text = getText(tree.getroot(), 0)
sentences = sent_tokenize(text)
len(sentences)
1319
 
 u'211 \n \n July 30, 1947 \n 1 U.S.C.',
 u'211 \n \n Copies of District of Columbia Code 
and Supplements not available to Senators or 
Representatives unless specifically requested by 
them, in writing, see  Pub.',
 u'L. 94\u201359, title VIII, \xa7\u202f801 
\n July 25, 1975 \n 89 Stat.',
 u'296 \n section 1317 of Title 44 \n \n 
 In addition the Superintendent of Documents shall, 
at the beginning of the first session of each Congress, 
supply to each Senator and Representative in such Congress, 
who may in writing apply for the same, one copy each of the
 Code of Laws of the United States, the Code of Laws relating 
to the District of Columbia, and the latest supplement to each
 code:  Provided \n And provided further \n \n For preparation
and editing an annual appropriation of $6,500 is authorized 
to carry out the purposes of sections 202 and 203 of this title. \n'

From there, we need to parse each sentence into constituent words. The value of this library is that it handles issues like punctuation, which would otherwise cause infinite misery.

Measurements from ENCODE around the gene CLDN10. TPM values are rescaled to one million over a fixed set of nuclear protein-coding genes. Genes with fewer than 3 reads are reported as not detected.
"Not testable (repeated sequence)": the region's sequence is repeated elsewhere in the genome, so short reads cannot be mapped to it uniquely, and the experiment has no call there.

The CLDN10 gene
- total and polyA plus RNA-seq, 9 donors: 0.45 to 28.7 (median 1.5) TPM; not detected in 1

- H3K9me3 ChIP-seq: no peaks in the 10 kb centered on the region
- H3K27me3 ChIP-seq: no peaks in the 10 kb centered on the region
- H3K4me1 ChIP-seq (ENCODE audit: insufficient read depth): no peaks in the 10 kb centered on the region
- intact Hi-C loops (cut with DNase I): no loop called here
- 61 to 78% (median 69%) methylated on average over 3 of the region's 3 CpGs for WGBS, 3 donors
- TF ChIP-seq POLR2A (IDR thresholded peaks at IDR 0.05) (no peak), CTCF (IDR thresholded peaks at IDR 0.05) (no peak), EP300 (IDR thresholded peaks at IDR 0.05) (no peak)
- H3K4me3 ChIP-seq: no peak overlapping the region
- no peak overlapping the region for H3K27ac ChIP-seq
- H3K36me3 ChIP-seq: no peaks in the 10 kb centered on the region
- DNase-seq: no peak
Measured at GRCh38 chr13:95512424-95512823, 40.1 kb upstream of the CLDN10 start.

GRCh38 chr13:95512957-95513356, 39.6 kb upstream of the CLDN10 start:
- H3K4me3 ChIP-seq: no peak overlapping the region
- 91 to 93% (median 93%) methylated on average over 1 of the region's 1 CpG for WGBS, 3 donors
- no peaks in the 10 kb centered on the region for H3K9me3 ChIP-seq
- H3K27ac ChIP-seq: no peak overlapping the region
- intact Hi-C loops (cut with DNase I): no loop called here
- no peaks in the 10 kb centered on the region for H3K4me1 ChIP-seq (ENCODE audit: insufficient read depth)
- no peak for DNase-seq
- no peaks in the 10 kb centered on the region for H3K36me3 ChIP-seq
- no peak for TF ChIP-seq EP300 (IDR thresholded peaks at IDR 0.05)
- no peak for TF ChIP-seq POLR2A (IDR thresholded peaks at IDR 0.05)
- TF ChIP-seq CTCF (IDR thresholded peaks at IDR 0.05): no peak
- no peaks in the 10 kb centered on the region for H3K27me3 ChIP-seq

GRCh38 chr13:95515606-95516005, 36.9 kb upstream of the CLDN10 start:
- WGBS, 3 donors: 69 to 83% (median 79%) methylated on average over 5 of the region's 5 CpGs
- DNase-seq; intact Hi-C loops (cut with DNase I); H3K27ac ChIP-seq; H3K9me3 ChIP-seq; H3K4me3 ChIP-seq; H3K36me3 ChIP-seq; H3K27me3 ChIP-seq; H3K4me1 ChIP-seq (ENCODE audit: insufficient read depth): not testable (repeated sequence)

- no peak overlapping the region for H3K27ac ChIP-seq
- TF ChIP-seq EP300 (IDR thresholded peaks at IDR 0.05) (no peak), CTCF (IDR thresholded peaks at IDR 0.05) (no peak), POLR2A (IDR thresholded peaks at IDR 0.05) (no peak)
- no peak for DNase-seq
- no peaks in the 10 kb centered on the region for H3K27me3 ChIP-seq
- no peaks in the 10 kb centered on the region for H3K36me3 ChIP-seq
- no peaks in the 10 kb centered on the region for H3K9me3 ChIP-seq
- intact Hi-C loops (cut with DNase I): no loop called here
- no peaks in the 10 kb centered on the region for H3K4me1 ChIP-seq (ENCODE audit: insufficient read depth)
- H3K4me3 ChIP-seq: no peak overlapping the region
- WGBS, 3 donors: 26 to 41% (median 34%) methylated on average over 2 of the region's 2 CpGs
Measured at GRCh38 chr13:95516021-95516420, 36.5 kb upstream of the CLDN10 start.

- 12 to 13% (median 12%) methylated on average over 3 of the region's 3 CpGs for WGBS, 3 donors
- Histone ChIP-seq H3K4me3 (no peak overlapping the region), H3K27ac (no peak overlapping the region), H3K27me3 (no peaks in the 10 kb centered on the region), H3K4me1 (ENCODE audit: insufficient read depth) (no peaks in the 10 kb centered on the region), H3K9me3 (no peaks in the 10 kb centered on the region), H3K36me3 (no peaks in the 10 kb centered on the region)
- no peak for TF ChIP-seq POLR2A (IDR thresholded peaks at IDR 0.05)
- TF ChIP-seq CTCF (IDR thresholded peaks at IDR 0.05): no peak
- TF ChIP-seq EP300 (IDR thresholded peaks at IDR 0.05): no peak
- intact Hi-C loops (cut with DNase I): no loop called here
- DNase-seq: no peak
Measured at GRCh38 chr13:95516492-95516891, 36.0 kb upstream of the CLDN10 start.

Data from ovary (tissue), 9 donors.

words = [nltk.word_tokenize(sentence) for sentence in sentences]
 
 words[0]
Out[47]: 
[u'This',
 u'title',
 u'was',
 u'enacted',
 u'by',
 u'act',
 u'July',
 u'30',
 u',',
 u'1947',
 u',',
 u'ch',
 u'.']

Once we have the words, we need NLTK to guess at parts of speech – it considers more detailed categories than you may have learned in school; this added precision seems to help it get more accurate results in later steps.

tagged = [nltk.pos_tag(w) for w in words]
: tagged[0]
Out[49]: 
[(u'This', 'DT'),
 (u'title', 'NN'),
 (u'was', 'VBD'),
 (u'enacted', 'VBN'),
 (u'by', 'IN'),
 (u'act', 'NN'),
 (u'July', 'NNP'),
 (u'30', 'CD'),
 (u',', ','),
 (u'1947', 'CD'),
 (u',', ','),
 (u'ch', 'JJ'),

And finally, we can look for “entities” in each sentence. NLTK returns what to me is an idiosyncratic result- a list that contains either a tuple, or a tree representing the entity.

entities = [nltk.chunk.ne_chunk(t) for t in tagged]
 
entities[6]
Out[58]: Tree('S', [(u'990', 'CD'), 
(u'\u201cAll', 'JJ'), (u'Acts', 'NNS'), 
(u'of', 'IN'), Tree('ORGANIZATION', 
[(u'Congress', 'NNP')]), (u'referring', 'NN'), 
(u'to', 'TO'), (u'writs', 'NNS'), (u'of', 'IN'), 
(u'error', 'NN'), (u'shall', 'MD'), (u'be', 'VB'), 
(u'construed', 'VBN'), (u'as', 'IN'), 
(u'amended', 'VBN'), (u'to', 'TO'), 
(u'the', 'DT'), (u'extent', 'NN'), 
(u'necessary', 'JJ'), (u'to', 'TO'), 
(u'substitute', 'VB'), (u'appeal', 'NN'), 
(u'for', 'IN'), (u'writ', 'NN'), (u'of', 'IN'),